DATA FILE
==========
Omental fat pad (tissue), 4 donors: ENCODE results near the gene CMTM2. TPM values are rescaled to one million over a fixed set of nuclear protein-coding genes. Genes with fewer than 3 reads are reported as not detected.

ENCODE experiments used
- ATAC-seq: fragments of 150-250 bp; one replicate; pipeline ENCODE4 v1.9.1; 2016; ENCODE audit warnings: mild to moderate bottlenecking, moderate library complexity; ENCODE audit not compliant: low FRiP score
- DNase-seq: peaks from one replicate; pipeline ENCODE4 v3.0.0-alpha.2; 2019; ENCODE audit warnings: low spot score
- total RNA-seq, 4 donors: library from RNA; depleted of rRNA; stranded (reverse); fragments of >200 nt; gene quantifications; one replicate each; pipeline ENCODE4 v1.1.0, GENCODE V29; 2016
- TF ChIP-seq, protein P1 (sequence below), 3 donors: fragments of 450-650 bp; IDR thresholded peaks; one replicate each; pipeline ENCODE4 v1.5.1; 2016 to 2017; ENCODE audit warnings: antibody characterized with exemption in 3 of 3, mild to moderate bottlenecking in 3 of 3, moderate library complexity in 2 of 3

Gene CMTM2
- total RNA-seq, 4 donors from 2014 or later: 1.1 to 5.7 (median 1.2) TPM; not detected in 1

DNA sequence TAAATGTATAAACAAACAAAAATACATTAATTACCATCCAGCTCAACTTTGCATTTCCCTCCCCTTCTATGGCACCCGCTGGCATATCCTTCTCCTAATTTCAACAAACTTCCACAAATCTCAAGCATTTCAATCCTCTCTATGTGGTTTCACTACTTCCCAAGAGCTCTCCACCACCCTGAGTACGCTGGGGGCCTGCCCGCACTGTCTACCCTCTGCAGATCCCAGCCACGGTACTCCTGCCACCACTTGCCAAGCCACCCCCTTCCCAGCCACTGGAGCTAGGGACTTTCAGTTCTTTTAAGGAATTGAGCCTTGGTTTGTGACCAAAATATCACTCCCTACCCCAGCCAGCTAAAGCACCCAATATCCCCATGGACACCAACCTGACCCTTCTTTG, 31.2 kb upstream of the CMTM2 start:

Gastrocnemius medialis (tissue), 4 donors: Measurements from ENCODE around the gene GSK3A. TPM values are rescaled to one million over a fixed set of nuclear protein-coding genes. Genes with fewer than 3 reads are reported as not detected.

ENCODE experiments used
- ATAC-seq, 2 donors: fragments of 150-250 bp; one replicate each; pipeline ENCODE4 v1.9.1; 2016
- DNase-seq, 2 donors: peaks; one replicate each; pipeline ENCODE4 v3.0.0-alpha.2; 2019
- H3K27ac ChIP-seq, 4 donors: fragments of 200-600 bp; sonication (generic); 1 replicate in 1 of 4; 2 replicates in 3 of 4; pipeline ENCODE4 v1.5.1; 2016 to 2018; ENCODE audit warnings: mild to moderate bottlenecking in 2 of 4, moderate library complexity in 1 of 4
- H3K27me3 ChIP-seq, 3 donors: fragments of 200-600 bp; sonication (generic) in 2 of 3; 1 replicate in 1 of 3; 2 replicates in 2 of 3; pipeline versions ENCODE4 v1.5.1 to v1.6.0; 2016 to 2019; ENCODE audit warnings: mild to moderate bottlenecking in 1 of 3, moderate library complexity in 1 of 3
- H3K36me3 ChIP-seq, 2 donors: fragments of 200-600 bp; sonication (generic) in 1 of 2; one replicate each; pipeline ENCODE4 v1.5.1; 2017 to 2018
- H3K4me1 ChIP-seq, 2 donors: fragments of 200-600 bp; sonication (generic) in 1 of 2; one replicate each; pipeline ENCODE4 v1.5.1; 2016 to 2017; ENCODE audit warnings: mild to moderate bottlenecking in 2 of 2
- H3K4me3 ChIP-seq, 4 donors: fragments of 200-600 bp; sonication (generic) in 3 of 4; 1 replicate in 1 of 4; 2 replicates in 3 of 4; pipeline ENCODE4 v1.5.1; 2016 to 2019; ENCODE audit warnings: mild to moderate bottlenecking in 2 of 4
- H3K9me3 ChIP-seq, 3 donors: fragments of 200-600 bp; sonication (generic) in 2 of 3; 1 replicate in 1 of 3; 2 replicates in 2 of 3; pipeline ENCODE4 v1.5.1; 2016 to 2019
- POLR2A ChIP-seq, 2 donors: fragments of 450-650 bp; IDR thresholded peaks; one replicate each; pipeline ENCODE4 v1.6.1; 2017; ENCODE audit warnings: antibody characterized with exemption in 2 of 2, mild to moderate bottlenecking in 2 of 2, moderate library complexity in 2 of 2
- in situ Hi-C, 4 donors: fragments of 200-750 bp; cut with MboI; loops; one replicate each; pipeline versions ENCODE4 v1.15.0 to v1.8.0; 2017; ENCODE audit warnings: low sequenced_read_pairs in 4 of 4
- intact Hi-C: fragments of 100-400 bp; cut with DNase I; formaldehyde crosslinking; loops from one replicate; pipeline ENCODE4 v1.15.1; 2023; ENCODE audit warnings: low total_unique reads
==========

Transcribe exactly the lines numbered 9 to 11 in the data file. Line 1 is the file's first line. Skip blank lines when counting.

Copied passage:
DNA sequence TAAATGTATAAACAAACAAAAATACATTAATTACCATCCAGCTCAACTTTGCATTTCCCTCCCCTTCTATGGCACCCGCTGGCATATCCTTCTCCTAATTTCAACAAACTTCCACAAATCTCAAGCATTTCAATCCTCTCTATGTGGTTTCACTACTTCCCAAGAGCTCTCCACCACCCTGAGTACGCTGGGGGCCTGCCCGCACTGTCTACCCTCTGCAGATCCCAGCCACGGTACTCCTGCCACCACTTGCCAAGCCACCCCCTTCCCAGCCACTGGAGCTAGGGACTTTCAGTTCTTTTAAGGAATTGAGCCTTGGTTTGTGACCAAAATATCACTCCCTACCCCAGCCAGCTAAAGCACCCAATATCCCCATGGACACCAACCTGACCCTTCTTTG, 31.2 kb upstream of the CMTM2 start:

Gastrocnemius medialis (tissue), 4 donors: Measurements from ENCODE around the gene GSK3A. TPM values are rescaled to one million over a fixed set of nuclear protein-coding genes. Genes with fewer than 3 reads are reported as not detected.

ENCODE experiments used